by Stephan Lee
Entertainment Weekly (Exclusive)
Posted March 2 2015 — 2:17 PM ESTGeorge Takei worked closely with Leonard Nimoy as Sulu in the Star Trek series. EW talked with the actor about his favorite memories of Nimoy and the brilliant actor - and friend - he remembers him to be.
EW: What were your initial thoughts upon hearing about Leonard’s death?
GEORGE TAKEI: He was a great man. I learned of his passing in a sad irony. We were in Boston just coming in from JFK now, but I learned at Logan Airport of Leonard’s passing—at his birthplace. It was almost a kind of a bookend. The place where he was born and to learn of his passing there. I know that it’s a very difficult time for his wife Susan and his children, Adam particularly, who himself is a director now. A chip off the old block. I send my heartfelt condolences to them.
What part did Leonard play in fighting for equal pay among the Star Trek cast?
Beyond pay, it’s the job itself. When Star Trek became an animated TV series, they had a budget, and they hired Bill Shatner, and Leonard, and Jimmy Doohan, and Majel Barrett to do the voices. When Leonard found out about that, he asked, “Why aren’t Nichelle and George on board as well?” They said, “We don’t have the budget for them.” And Leonard said, “Star Trek is about diversity, and the two people who represent diversity most are Nichelle and George, and if they can’t be a part of this project, then you don’t want me.” He was willing to walk off that show for us. That takes guts and principles and loyalty. It was because of that strong position that he took that Nichelle and I were hired to do the voices on the animated series as well. He’s that kind of guy.
Can you speak to his accomplishments as an actor and artist?
Leonard was a—you know, the word extraordinary is often used but I think it’s an appropriate word for him. First of all, he was a brilliant actor, but a rare thing about him was that he worked collaboratively with the other actors involved. He understood that what made a scene work was everybody working in concert. I think that helped him be a good director as well. First of all, he had the power to analyze a scene, in depth, very quickly, and be able to communicate that to others. And because we worked together for a long, long time, he was able to communicate in shorthand. He knew our strengths, he knew our weaknesses, and he gave us the reign to do our thing.
I’m particularly impressed by the creation of the character of Spock, which really was Leonard Nimoy’s singular creation. He used everything he had. The Vulcan greeting was from his Jewish faith. The Vulcan pinch, that weakened his adversaries, was something that he invented on the set b/c in the script, one of the early writers had him punching out an adversary, and he said, “Why would logical Spock expend all that unnecessary energy and create all that damage breaking bone and sinew when what he has to do is incapacitate his adversary? Vulcans have great strength and all he has to do is pinch that critical nerve and the adversary is incapacitated.” I saw him create on the set. These sorts of things, I think, make the character of Spock a very original creation of Leonard Nimoy’s.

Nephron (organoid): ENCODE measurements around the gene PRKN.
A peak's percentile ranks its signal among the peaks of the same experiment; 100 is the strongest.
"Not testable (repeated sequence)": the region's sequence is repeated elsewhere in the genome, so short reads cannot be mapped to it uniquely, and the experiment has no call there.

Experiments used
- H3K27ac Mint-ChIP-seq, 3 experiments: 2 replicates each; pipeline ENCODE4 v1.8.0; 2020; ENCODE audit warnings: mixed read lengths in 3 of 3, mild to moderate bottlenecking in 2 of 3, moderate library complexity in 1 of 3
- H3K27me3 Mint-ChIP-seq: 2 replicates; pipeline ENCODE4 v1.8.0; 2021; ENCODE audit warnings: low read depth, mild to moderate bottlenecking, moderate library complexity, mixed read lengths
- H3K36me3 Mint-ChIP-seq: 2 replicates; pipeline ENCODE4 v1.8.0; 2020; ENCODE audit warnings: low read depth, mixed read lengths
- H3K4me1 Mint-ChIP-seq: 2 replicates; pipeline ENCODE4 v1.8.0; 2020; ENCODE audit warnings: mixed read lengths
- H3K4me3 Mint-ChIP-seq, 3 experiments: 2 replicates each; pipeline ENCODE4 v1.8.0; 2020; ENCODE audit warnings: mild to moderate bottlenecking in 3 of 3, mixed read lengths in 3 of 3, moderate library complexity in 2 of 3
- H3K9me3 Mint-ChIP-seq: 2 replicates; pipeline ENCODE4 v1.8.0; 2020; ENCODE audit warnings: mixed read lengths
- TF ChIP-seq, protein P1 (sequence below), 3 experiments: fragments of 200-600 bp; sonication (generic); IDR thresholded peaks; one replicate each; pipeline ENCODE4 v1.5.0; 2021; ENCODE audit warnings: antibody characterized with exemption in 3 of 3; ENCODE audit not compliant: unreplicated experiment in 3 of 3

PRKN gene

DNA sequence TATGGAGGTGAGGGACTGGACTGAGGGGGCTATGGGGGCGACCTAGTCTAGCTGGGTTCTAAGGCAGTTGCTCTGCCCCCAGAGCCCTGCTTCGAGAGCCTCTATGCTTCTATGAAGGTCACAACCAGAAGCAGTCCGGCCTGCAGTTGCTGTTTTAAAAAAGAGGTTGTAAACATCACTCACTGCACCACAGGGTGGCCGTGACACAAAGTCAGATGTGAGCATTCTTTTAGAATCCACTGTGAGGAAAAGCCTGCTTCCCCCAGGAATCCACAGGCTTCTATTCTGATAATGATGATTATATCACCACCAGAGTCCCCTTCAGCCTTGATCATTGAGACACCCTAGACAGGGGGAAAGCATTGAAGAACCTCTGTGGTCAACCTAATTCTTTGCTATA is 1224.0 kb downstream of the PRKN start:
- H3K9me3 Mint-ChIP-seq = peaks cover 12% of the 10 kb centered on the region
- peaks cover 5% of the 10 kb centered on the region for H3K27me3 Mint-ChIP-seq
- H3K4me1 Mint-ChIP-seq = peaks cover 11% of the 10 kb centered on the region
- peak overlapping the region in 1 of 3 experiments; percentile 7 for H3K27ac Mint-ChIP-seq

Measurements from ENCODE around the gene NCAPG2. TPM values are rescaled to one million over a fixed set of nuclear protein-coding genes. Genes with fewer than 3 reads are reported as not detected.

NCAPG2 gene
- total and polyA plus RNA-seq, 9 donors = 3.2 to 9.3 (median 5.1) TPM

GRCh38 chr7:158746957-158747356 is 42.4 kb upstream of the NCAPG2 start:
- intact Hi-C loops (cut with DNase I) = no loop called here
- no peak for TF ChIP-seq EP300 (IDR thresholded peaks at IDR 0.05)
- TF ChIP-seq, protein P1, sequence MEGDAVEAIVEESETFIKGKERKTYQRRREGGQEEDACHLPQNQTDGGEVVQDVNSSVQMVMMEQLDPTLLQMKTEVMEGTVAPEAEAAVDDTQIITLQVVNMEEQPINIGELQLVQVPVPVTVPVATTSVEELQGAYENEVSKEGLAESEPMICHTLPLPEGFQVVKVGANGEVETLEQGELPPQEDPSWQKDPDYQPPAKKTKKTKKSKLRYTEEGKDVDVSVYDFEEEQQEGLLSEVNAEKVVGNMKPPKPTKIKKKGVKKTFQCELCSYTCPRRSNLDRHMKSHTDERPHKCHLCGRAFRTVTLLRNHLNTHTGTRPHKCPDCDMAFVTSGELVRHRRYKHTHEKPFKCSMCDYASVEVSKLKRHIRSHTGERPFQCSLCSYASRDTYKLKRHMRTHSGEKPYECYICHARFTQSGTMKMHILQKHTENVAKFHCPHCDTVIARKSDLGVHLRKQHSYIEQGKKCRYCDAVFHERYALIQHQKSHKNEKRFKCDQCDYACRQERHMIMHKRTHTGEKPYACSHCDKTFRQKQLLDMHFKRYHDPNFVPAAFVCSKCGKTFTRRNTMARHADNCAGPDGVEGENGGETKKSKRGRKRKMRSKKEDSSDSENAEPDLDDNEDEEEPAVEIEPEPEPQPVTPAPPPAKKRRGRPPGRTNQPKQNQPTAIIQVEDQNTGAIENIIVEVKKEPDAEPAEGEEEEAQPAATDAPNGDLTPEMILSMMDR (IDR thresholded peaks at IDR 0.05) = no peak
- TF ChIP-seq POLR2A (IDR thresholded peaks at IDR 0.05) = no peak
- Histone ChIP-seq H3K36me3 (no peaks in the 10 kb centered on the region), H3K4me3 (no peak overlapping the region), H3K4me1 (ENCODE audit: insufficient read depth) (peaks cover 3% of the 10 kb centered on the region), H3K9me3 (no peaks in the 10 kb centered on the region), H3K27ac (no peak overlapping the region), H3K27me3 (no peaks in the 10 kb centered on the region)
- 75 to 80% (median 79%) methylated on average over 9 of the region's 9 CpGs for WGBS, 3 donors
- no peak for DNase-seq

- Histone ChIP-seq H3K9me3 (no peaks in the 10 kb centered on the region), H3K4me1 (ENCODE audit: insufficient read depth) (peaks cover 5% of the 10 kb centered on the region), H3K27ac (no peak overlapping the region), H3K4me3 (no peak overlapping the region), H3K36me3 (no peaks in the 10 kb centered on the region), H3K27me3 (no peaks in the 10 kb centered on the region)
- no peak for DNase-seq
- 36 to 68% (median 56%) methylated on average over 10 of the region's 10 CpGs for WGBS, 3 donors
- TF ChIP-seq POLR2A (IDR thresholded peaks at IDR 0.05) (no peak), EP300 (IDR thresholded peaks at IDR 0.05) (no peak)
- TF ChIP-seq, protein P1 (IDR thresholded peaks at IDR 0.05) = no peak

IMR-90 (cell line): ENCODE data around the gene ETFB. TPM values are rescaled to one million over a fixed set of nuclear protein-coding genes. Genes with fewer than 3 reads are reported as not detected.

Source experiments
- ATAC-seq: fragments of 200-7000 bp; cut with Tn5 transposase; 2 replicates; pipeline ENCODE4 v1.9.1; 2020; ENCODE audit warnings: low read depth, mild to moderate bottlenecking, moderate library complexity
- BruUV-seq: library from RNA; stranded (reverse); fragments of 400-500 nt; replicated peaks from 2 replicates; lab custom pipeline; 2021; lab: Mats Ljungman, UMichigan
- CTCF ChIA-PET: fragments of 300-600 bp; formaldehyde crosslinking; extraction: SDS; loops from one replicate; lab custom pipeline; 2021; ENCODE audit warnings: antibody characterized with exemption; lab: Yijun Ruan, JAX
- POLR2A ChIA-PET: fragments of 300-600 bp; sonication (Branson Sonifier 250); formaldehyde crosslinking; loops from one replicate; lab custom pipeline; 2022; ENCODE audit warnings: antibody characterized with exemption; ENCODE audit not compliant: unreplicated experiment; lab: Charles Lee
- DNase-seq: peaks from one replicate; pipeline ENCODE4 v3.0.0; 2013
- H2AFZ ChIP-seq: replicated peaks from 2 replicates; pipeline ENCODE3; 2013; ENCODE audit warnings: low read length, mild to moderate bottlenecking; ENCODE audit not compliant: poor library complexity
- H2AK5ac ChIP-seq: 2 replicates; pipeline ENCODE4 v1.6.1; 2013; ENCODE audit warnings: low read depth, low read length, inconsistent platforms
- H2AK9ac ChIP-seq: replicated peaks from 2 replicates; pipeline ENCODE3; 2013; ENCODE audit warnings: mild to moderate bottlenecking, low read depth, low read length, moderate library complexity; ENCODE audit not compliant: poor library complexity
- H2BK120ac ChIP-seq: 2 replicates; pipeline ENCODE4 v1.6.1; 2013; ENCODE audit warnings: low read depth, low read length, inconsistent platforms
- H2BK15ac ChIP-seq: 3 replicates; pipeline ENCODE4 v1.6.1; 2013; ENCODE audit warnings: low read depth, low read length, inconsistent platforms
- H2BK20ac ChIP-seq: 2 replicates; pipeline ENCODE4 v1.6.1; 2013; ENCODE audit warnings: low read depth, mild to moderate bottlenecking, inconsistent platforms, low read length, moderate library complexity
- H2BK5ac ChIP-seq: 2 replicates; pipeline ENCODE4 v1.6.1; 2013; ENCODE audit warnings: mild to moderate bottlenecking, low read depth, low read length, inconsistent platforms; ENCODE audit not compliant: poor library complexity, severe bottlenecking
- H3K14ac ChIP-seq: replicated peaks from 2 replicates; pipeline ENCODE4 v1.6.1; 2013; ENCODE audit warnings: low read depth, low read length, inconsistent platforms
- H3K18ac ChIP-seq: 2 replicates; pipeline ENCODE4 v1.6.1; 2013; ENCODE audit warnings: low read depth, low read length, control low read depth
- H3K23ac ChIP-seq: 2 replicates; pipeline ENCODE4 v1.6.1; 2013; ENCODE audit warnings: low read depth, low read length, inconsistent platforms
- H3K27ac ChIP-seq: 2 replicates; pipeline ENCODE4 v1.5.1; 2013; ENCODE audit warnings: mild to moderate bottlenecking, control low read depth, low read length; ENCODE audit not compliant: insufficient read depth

Watching him work, the second film, I think it was, The Wrath of Khan, he was absolutely brilliant in that. I was most impressed with him in that death scene he had in that radiation chamber.
What did he mean to you as a friend outside of your Star Trek days?
He was a very supportive actor for me. He played Dysart in Equus on Broadway, but when I played the part in Los Angeles in the smaller theater, he came to root for me and when he came backstage, I asked him, “Well, how’d I do?” And he said, “You are better.” [Laughs] Which obviously is a joke, but he’s that kind of supportive guy. When I did Allegiance at the Old Globe Theater in San Diego, he drove all the way down from Los Angeles to San Diego to give me that supportive hug backstage. The last time I saw him was this past summer. He came to a screening of our documentary To Be Takei. He was quite ill by that time. He came in a wheelchair and he had that nose breathing device on, but he still came and I was very much touched by that. He’s a supportive friend. You know, Leonard played an alien, but to me, he was the most human person I’ve ever met.